What is: Emirates Nature WWF?
You’ve surely heard all about WWF (World Wide Fund for Nature). A non-profit organization with a strong presence in countries around the world, WWF has been working to help local communities conserve natural resources and turn markets and policies toward sustainability for over 50 years.
The UAE has its own branch, Emirates Nature WWF, that aims to drive positive change in environmentalism. Combating climate change means protecting natural habitats. It means partnering with innovative individuals and organizations to achieve scientific solutions. It means keeping sustainability high in mind when it comes to marine ecosystems.
Emirates Nature WWF was founded to conserve the natural heritage of the United Arab Emirates and build a future where people and nature thrive together.
A good part of the Emirates Nature WWF mission lies in helping maintain the marine ecosystems in the mangrove forests sprinkled across the country.
Maintaining ecosystems, both marine and terrestrial, is vital not only to provide habitats for wild plants and animals, but also to improve our quality of life. 75% of our crops require pollination, for instance, and the ocean teems with fish that can fill our stomachs. On top of that, they can provide us with clean air, a stable climate, and safe drinking water.
Ecosystems in the UAE are home to thousands of indigenous animals, many of which have been increasingly threatened by urban growth and emissions.
The UAE national Red List issued by the Ministry of Climate Change and Environment looked at 1,167 species in the UAE in a recent study. The UAE is home to 58 native species of mammals, 39 land and 19 marine. 57 land reptile species, 13 marine reptile species, and two amphibian species also claim the UAE as their home, along with 167 species of native birds and 598 species of native plants. The study also looked into the 126 species of bony fish, 80 species of cartilaginous fishes, and 66 species of corals that are native to the waters around the UAE.
46.7% of all mammal species in the UAE are endangered.
Small creatures like the Jerboa and the sand dune cat (pictured right) are some of the most vulnerable in the region, but the Arabian oryx, Arabian gazelle, and sand gazelle have joined the list, as well.
The striped hyena has all but disappeared from many of its former habitats, and many believe the Arabian wolf no longer exists in the wild.
Occasionally, animals thought to be extinct do reappear, such as the Rüppell’s Fox, which was photographed in 2018. It is reappearances like this that bring hope that other endangered animals may also still be around.
In the US, the Endangered Species Act (ESA) was signed by President Nixon in 1973, prohibiting the import, export, or taking of fish, wildlife, and plants that are listed as threatened or endangered. There have been over 2000 species listed in this act and only 47 recovered. Recovery of an entire species can take tens of years, and only moves forward in little steps.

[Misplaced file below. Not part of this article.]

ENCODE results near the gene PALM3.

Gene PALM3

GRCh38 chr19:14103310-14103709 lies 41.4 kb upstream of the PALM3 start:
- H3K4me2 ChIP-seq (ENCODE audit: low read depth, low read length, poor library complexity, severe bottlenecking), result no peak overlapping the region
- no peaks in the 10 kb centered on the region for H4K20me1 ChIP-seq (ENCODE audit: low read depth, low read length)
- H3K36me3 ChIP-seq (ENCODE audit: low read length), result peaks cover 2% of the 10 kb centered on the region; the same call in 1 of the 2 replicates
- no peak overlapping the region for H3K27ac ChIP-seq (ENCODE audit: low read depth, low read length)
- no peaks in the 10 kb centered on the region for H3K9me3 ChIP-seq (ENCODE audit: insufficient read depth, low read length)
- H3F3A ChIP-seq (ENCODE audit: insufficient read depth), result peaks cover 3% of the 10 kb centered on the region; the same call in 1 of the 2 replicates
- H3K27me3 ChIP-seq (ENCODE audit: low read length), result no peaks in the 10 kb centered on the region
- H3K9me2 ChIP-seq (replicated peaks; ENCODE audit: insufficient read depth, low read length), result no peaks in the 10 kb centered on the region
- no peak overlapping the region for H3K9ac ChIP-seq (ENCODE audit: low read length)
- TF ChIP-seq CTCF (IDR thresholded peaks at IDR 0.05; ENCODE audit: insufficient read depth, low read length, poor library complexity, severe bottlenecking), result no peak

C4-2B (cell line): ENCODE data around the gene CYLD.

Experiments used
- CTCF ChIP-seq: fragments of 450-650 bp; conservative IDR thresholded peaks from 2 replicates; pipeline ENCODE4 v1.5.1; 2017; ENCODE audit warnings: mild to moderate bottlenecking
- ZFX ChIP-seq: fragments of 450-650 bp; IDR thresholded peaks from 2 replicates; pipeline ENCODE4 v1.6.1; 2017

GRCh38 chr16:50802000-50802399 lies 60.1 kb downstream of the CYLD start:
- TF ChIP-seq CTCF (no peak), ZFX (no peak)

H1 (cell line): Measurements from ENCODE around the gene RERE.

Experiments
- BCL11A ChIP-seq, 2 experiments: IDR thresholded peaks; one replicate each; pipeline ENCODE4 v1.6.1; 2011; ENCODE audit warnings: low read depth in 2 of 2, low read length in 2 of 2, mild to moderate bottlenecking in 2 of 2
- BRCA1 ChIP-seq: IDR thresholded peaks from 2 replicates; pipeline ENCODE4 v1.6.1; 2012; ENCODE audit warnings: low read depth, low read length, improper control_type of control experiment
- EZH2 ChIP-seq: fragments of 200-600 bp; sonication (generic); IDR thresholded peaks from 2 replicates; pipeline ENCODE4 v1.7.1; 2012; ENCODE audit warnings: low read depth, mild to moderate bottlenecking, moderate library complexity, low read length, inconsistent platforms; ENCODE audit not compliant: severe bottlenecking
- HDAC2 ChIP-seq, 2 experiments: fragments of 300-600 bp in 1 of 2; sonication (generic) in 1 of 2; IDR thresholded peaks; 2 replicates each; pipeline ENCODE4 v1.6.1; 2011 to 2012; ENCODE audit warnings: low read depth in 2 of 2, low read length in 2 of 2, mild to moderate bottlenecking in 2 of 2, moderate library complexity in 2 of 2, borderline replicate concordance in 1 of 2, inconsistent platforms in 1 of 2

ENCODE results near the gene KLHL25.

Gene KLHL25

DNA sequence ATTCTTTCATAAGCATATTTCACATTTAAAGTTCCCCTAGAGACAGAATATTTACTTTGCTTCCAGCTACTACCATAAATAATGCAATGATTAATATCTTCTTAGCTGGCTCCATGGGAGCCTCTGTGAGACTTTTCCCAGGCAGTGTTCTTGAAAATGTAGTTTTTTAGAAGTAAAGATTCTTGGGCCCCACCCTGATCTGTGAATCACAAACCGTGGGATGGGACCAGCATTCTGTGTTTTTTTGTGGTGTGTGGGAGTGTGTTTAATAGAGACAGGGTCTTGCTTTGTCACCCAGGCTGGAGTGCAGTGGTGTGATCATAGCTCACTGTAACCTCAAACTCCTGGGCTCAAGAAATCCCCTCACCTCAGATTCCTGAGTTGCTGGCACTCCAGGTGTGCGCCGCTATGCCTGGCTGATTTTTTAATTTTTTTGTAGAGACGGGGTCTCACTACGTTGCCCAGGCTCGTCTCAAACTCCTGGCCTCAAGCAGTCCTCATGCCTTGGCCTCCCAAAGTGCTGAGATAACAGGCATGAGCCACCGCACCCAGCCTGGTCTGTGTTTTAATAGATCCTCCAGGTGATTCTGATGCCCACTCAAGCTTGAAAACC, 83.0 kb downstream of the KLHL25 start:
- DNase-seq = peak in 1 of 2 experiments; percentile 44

60% of sharks, rays, and other cartilaginous fishes are threatened.
These fishes often have large bodies, small brood sizes and slow growth, which can increase the risk of national extinction.
Overfishing is a common issue worldwide, and is closely tied to the capture of unwanted sea life while fishing for a different species. A serious marine threat that causes needless loss of billions of fish worldwide, overfishing damages not only ecosystems but those who make a living catching, selling, and buying fish.
In the past, the UAE served as a hub for the export and re-export of shark products, like shark fins. Recent legislation has reduced this, and continued attention to trade laws can see this influence decrease further.
19% of reptile species in the UAE are endangered.
The Hawksbill turtle is listed as Critically endangered. Its nests and feeding habitats have been lost to rising water levels, and its eggs are often collected. It has also been impacted by construction along coastal areas.
The Spiny-tailed lizard has also been listed as vulnerable due to habit loss during quarrying for gravel and building material.
53% of bird species in the UAE are endangered.
The Houbara Bustard has also been listed as vulnerable due to overhunting by falconers as a traditional practice. This is one instance of tradition, rather than modernization, that has caused a species to become endangered. Other reasons do include habitat loss due to tourism, however.
8% of native plant species in the UAE are endangered.
Among this number is the Grey Mangrove, a species that has been subject to many conservation programs in recent years.
While it may be a bleak outlook at the world, things are slowly improving. Emirates Nature WWF and other non-profit organizations that aim for ways to reduce climate change are a great way to make a difference. 10 species on the brink of extinction have been brought back, and more are likely to be, in the future.
Studies by the UAE Ministry of Climate Change & Environment and initiatives taken from them can be a great jumping off point to help us scale back our emissions and help effect positive climate change in the future.